Meet Kinyongia magomberae (the

Magombera chameleon), a new species of chameleon just found in Tanzania, East Africa.

(Credit: Andrew Marshall, University of York)

Its discovery was a happy coincidence, although not for one chameleon. Project leader Andrew Marshall, from the University of York's Environment Department, was on a monkey survey in the Magombera Forest when he happened to disturb a twig snake. In the twig snake's mouth? A Magombera chameleon.

A few members of Marshall's team searched for additional similar chameleons and found at least two others. Comparison tests with other known species proved the distinctiveness of the new find.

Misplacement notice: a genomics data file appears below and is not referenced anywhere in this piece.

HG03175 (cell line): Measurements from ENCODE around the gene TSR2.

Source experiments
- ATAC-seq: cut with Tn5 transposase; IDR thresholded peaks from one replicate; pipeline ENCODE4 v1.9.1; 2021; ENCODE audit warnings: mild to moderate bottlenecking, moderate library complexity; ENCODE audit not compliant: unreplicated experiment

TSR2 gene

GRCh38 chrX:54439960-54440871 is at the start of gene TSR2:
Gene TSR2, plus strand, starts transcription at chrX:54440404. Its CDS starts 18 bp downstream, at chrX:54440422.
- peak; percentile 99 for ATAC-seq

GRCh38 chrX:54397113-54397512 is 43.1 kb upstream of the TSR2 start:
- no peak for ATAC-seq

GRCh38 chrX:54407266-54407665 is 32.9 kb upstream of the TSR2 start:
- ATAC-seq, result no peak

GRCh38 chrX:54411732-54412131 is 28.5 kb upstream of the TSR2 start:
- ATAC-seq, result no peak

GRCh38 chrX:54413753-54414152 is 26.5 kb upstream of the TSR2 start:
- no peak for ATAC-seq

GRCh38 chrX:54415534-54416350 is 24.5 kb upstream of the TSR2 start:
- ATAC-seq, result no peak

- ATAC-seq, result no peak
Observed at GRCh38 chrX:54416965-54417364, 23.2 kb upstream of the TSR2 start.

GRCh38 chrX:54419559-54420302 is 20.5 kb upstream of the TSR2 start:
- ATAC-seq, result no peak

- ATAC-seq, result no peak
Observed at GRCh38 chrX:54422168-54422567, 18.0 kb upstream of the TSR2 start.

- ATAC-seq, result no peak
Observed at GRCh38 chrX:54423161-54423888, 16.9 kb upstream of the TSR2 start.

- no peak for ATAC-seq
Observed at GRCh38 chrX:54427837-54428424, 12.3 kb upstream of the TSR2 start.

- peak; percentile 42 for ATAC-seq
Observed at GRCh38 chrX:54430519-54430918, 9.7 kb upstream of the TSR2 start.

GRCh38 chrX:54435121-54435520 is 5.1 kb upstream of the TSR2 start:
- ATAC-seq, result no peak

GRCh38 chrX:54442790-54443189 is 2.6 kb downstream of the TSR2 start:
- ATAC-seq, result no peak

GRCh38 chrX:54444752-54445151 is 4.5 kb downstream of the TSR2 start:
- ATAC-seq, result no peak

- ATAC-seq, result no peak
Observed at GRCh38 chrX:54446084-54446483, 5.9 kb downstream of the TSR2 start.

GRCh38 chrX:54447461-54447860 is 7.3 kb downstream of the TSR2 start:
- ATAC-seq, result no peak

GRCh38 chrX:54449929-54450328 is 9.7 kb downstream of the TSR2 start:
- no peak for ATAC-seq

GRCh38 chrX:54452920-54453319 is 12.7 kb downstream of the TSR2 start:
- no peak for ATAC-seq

Chameleons are a specialized type of lizard with parrot-like feet, stereoscopic eyes, flicking tongues, a characteristic swagger, dinosaur-like crests or horns and, most memorable of all, the ability that some chameleons have to change color. The new species adds to the chameleon tally, so there are now about 161 known members of the clade.

Marshall said, "Discovering a new species is a rare event, so to be involved in the identification and naming of this animal is very exciting."

He added, "Chameleon species tend to be focused in small areas and, unfortunately, the habitat this one depends on, the Magombera Forest, is under threat. Hopefully this discovery will support efforts to provide this area and others like it with greater protection."

A paper on the new chameleon is published in volume 58(2) of the African Journal of Herpetology. You can also read more about chameleons here.